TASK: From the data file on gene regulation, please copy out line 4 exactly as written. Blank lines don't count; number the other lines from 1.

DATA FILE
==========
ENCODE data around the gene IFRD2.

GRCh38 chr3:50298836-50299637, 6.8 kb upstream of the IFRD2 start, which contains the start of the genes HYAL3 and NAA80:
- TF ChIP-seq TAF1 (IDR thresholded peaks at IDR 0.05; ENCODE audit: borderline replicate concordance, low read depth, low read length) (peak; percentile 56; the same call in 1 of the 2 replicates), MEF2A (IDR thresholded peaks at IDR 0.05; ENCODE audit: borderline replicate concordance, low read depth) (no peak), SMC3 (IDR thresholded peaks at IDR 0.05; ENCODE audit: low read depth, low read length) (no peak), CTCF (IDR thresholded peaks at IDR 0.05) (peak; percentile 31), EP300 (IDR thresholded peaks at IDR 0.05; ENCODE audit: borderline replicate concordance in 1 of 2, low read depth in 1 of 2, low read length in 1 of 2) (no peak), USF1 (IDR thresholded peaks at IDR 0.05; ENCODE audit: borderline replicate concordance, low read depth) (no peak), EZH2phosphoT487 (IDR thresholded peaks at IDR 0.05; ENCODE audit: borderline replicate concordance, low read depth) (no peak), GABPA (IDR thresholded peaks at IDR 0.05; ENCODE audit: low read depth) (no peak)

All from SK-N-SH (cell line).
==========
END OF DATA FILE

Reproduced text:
All from SK-N-SH (cell line).